This red lentil soup is comfort food.
It takes the edge off a cold, winter day and satiates my panza (belly).
It’s a souped-up tomato soup – made hearty with red lentils and flavorful with my favorite warming spices: ginger, cumin and chile. Several Ethiopian red lentil dishes are similar; this one is more simple.
Last month, I made a jumbo batch for a New Year’s snowshoe group outing. It was a crowd pleaser. After trekking steep hills in gusty winds at 11,000 ft., we huddled near a fire pit warming cold fingers and toes. And, we grubbed! Hot chocolate, hot ginger tea, home-made sweets, grilled spicy sausage on sticks and, yes, red lentil soup. It was a wonderful way to start the New Year – outdoors, warm and belly full.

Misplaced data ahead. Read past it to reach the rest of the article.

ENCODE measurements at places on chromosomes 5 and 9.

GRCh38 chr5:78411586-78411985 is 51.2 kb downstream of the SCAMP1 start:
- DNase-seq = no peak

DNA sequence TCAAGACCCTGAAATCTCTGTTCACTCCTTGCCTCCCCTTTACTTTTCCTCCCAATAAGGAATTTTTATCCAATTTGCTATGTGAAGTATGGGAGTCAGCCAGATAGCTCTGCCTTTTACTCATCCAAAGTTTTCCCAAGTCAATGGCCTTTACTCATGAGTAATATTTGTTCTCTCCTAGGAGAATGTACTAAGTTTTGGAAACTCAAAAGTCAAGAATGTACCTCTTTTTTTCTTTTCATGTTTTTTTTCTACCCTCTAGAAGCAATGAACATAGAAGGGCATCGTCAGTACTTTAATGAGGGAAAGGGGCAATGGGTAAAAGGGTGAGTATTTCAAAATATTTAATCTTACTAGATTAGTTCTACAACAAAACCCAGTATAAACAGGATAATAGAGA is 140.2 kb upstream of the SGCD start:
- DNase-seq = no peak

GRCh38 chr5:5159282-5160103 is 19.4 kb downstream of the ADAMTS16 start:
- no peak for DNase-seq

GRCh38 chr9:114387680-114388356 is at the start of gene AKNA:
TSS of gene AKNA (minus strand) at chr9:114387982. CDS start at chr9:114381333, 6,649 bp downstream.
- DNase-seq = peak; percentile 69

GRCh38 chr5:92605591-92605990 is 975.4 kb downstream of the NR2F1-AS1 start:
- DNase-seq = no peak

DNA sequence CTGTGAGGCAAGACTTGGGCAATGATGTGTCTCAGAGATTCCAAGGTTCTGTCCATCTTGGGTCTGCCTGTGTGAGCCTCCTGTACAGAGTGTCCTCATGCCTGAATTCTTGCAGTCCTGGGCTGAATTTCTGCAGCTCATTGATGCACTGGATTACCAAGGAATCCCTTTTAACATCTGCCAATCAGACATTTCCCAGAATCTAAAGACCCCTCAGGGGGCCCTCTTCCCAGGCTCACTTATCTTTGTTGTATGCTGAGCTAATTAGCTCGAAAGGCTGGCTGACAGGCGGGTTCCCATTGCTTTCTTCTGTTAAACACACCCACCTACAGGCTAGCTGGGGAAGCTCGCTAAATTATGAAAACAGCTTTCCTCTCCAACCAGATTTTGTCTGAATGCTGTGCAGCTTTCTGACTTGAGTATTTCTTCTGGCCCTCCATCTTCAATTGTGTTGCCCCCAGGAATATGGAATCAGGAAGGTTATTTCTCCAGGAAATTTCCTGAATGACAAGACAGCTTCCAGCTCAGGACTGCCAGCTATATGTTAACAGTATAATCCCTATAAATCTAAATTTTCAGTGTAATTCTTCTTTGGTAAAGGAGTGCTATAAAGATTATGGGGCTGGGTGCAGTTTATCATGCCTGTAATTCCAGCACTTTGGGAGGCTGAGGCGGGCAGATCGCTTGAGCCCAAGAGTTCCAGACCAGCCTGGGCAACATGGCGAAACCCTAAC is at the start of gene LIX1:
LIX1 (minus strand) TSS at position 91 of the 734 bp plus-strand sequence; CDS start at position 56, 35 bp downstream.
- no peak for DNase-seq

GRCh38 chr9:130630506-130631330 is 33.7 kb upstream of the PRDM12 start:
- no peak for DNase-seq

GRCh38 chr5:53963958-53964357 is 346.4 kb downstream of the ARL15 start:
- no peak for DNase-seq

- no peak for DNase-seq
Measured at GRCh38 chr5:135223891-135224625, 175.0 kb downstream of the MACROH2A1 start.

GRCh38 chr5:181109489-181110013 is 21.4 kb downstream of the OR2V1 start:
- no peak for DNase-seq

Red lentils cook faster than other lentils because they are hulled. Although they are referred to as red, they are actually a salmon pink hue. When cooked, the discs turn golden and are delicate, which makes them well-suited for purées or soups.
This lentil soup is a filling main course especially when served with crusty bread. It’s also a nutritious side dish with a sandwich (or sausage on a stick).
Tidbits on Lentils:
- Lentils’ botanical name Lens culinaris means cooking lens, a reference to its convex shape.
- Up until the later part of the last century, lentils and other beans were generally stigmatized as peasant food – they were staples to those who could not afford meat. However, in places like Egypt, there were aficionados who were particularly fond of red lentils. In India, where vegetarianism was prominent, lentils were also integral to diet.
Source: Beans: A History by Ken Albala